from The New York Times
Do you often, if guiltily, skip cooling down after exercise? A small but soothing body of new research suggests that you aren’t missing out on much.
Most of us were taught in elementary school gym classes that the body requires a formal period of cooling down after a workout or competition. Instructors told us that by slowing to a jog or otherwise lessening the intensity of the workout, followed by stretching or otherwise transitioning out of physical activity, we would prevent muscle soreness, improve limberness and speed physiological recovery. All of this would allow us to perform better physically the next day than if we hadn’t cooled down.
But under scientific scrutiny, none of those beliefs stand up well.
In a representative study published last year in The Journal of Human Kinetics, a group of 36 active adults undertook a strenuous, one-time program of forward lunges while holding barbells, an exercise almost guaranteed to make untrained people extremely sore the next day. Some of the volunteers warmed up beforehand by pedaling a stationary bicycle at a very gentle pace for 20 minutes. Others didn’t warm up but cooled down after the exercise with the same 20 minutes of easy cycling. The rest just lunged, neither warming up nor cooling down.
The next day, all of the volunteers submitted to a pain threshold test, in which their muscles were prodded until they reported discomfort. The volunteers who’d warmed up before exercising had the highest pain threshold, meaning their muscles were relatively pain-free.
Those who’d cooled down, on the other hand, had a much lower pain threshold; their muscles hurt. The cool-down group’s pain threshold was, in fact, the same as among the control group. Cooling down had bought the exercisers nothing in terms of pain relief.
Similarly, in two other studies published last year, one in The Journal of Human Kinetics and the other in The Journal of Strength and Conditioning Research, professional soccer players in Spain underwent a series of physical tests to benchmark their vertical leap, sprinting speed, agility and leg muscle flexibility, and then completed a normal soccer practice. Afterward, some of the players simply stopped exercising and sat quietly on a bench for 20 minutes, while others formally cooled down with 12 minutes of jogging and 8 minutes of stretching.
The next day, the players repeated the physical tests and also told the scientists how sore their legs felt, an assessment with which professional athletes tend to be familiar.
It turned out that there were almost no differences between the two groups of players. The cool-down group could, on average, leap a little higher the next day than those who’d sat around for 20 minutes, but the difference was slight. And on all of the other measures of performance, flexibility and muscle soreness, the groups were the same.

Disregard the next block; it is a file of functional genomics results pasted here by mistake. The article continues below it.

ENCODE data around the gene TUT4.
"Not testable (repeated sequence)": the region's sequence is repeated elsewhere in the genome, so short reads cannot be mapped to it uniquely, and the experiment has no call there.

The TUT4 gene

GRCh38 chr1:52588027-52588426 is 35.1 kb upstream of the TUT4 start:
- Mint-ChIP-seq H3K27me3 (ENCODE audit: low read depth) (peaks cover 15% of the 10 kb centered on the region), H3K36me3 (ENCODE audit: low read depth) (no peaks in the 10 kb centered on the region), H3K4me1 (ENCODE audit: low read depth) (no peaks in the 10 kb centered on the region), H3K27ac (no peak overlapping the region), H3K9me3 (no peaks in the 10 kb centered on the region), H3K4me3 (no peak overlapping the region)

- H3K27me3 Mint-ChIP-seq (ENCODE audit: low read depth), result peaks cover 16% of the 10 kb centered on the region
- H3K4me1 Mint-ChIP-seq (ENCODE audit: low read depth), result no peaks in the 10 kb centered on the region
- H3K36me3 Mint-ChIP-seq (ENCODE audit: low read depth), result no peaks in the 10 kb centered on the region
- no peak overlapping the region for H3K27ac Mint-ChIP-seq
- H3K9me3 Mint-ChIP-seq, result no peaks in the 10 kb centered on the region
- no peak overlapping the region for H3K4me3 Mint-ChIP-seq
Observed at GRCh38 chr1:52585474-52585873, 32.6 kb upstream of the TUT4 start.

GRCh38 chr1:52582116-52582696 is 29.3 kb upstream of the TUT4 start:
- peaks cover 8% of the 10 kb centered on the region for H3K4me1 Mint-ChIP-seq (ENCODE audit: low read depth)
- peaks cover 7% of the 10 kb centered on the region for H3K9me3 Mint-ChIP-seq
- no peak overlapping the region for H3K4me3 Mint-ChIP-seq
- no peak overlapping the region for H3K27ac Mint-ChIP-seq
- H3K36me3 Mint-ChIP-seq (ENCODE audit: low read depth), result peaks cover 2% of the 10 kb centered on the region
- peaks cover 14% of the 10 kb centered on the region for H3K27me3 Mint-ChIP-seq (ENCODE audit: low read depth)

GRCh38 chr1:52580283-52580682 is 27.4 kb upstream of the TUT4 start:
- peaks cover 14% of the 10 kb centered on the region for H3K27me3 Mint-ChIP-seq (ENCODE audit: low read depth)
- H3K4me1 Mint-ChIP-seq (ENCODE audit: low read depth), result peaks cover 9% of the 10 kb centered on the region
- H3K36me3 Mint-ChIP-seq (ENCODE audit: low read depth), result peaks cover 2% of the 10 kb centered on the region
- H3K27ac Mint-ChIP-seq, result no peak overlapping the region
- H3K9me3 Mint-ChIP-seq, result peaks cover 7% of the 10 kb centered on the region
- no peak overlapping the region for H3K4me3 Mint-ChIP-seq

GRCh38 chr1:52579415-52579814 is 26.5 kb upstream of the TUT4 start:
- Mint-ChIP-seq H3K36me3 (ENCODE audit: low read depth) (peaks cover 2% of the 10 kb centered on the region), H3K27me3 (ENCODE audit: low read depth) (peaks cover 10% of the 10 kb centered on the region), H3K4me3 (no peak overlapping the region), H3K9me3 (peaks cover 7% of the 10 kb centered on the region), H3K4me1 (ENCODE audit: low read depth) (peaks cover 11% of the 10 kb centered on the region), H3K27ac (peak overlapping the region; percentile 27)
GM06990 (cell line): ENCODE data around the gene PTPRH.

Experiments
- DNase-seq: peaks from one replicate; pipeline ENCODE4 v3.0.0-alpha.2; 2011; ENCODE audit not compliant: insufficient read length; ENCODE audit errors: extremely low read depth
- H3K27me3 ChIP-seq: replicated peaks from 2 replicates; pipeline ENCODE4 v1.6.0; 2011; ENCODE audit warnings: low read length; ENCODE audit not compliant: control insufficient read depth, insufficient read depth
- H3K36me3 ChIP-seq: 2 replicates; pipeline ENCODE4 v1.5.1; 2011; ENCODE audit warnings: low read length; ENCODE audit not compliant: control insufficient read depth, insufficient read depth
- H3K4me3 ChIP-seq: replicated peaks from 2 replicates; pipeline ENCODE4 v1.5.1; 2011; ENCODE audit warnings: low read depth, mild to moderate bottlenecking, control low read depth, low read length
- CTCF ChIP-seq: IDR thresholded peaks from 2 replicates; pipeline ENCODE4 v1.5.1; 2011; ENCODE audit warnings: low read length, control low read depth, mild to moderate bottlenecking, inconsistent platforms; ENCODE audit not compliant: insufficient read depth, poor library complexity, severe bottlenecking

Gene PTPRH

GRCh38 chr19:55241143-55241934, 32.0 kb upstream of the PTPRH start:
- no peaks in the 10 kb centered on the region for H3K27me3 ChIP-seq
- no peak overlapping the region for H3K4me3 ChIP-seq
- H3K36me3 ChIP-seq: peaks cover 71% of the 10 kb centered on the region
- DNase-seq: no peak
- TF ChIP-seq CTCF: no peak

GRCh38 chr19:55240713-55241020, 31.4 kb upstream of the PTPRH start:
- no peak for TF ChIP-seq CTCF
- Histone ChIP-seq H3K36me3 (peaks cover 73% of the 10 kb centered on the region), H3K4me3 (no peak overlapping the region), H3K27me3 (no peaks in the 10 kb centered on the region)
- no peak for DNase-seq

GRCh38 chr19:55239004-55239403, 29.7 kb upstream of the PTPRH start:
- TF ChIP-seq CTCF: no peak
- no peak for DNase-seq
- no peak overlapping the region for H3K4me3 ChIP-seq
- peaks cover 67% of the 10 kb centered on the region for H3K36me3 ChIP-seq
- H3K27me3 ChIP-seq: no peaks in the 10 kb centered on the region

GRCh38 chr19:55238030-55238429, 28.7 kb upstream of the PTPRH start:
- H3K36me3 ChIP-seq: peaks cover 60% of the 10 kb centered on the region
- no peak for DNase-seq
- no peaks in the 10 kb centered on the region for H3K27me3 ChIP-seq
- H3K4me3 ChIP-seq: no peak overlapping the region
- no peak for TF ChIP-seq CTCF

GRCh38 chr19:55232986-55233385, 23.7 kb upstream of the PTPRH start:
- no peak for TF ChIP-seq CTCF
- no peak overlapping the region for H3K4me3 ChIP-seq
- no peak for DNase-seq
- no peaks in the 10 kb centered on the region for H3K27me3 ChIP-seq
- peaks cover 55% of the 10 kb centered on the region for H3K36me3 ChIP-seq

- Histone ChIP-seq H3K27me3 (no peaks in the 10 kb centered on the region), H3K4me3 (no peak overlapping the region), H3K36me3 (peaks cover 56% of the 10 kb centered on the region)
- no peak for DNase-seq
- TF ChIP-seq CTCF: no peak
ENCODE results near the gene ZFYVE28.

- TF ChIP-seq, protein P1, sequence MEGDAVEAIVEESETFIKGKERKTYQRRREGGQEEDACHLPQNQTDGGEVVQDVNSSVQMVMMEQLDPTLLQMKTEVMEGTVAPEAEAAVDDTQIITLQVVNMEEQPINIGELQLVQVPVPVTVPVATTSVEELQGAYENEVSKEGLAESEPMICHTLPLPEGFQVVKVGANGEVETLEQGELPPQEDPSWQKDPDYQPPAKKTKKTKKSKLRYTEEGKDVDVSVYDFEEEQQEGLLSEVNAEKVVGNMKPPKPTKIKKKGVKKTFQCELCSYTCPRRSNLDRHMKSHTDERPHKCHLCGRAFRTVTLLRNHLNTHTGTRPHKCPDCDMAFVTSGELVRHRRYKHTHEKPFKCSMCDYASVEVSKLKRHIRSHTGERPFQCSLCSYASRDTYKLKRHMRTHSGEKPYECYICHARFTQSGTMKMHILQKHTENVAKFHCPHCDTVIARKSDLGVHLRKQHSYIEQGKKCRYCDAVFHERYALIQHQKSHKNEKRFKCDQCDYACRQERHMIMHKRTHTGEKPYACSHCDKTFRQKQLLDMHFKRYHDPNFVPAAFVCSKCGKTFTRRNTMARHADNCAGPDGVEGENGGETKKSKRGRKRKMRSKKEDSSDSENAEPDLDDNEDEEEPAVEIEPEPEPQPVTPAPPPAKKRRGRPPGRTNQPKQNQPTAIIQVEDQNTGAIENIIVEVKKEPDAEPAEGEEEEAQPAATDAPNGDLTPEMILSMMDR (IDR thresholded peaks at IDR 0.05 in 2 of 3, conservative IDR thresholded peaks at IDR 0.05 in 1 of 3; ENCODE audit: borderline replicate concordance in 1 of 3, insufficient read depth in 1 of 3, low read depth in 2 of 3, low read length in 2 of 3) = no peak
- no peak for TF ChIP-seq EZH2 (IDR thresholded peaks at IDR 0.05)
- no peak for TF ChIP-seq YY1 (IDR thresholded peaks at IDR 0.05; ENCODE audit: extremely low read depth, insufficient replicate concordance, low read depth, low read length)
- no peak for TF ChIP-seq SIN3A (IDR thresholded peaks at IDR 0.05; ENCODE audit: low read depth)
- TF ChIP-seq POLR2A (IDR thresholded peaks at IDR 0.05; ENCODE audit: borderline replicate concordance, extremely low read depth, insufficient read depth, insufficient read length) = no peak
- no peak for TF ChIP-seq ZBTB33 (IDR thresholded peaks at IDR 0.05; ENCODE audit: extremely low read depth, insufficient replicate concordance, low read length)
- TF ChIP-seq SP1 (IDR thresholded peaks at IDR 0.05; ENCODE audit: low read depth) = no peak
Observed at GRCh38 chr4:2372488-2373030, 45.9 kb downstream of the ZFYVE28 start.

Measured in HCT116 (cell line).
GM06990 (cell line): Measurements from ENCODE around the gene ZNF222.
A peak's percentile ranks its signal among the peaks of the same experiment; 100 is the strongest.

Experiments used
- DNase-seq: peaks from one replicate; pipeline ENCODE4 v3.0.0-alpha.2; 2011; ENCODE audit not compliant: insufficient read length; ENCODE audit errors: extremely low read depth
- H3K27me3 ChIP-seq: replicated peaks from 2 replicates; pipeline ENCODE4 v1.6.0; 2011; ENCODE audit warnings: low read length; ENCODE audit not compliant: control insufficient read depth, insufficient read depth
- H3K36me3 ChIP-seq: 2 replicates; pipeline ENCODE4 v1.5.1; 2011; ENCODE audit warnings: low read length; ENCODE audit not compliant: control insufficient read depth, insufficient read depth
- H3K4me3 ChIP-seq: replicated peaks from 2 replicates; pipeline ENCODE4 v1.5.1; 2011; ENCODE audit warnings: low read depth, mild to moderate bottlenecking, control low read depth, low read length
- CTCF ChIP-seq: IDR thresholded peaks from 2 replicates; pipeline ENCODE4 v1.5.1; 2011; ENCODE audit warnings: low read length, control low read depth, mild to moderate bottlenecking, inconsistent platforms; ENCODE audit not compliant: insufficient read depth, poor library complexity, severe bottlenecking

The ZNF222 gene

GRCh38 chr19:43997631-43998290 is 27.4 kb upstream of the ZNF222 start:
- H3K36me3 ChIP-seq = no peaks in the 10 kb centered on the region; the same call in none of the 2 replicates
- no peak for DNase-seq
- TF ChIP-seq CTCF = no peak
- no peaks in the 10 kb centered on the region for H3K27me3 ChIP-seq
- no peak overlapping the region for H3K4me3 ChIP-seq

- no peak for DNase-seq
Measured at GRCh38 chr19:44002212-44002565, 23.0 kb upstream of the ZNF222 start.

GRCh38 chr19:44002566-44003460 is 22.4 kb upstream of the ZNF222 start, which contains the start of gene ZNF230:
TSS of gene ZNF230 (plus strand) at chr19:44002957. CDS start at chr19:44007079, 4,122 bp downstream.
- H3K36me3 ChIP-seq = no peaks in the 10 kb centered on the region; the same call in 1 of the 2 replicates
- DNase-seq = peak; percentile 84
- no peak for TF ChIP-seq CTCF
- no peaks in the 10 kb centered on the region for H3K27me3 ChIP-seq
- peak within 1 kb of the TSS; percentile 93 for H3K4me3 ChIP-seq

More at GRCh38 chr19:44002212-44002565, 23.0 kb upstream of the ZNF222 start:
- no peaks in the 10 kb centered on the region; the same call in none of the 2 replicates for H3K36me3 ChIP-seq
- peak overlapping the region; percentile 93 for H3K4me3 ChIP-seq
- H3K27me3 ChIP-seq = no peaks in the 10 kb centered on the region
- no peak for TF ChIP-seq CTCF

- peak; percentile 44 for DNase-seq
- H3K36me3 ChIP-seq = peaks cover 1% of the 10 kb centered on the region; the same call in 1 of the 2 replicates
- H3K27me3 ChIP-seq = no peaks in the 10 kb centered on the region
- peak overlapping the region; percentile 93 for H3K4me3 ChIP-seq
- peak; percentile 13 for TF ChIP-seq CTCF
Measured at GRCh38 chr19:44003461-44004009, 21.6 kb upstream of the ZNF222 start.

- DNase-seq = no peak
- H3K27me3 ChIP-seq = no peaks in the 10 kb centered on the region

The available data “quite strongly suggest a cool-down does not reduce postexercise soreness,” says Rob Herbert, a senior research fellow at Neuroscience Research Australia and senior author of what is probably thefoundational study of cooling down, from 2007. In that experiment, healthy adults walked backward downhill on a treadmill for 30 minutes, courting sore muscles and curious stares from fellow gymgoers. Some of the volunteers first walked forward for 10 minutes as a warm-up; others did the same afterward, to cool down. Others didn’t warm up or cool down.
Two days later, the group that had cooled down was every bit as sore as the control group.
Given all of these findings, then, is there any valid reason to cool down?
Yes, says Andrea Fradkin, an associate professor of exercise science at Bloomsburg University in Pennsylvania. “A cool-down has been shown to prevent venous pooling after exercise,” or the buildup of blood in the veins, she says. During prolonged, vigorous exercise, the blood vessels in your legs expand, meaning that more blood moves through them. Stop exercising abruptly, and that blood pools in your lower body, which can lead to dizziness or even fainting.
The condition is easy to combat, though. Just walk for a few minutes at the end of a workout and you’ll maintain normal circulation to the brain, says Ross Tucker, a South African physiologist and a founder of the estimable Web site The Science of Sport. “And that’s not really a cool-down,” as most of us would define the procedure, he says.
Still, if a formal cool-down provides few confirmed physiological benefits, it may have a scientifically squishy, but nevertheless worthwhile psychological effect. “If you’ve done a very hard track session, it’s nice to end with some light jogging,” Dr. Tucker says, just to restore a subjective “sense of normality to your legs.”
A cool-down, in other words, feels nice.
And it’s important to note that “none of the scientific research shows any negative effects due to performing a cool-down,” Dr. Fradkin says.
So, in essence, the available science suggests that whatever you’re doing now at the end of a workout is probably fine.
“My feeling is that” unless future science shows otherwise, “people shouldn’t worry about it,” Dr. Herbert says. “If they like to cool down, then it’s not going to hurt them. But if they don’t feel like it, then they shouldn’t feel a need to do it.”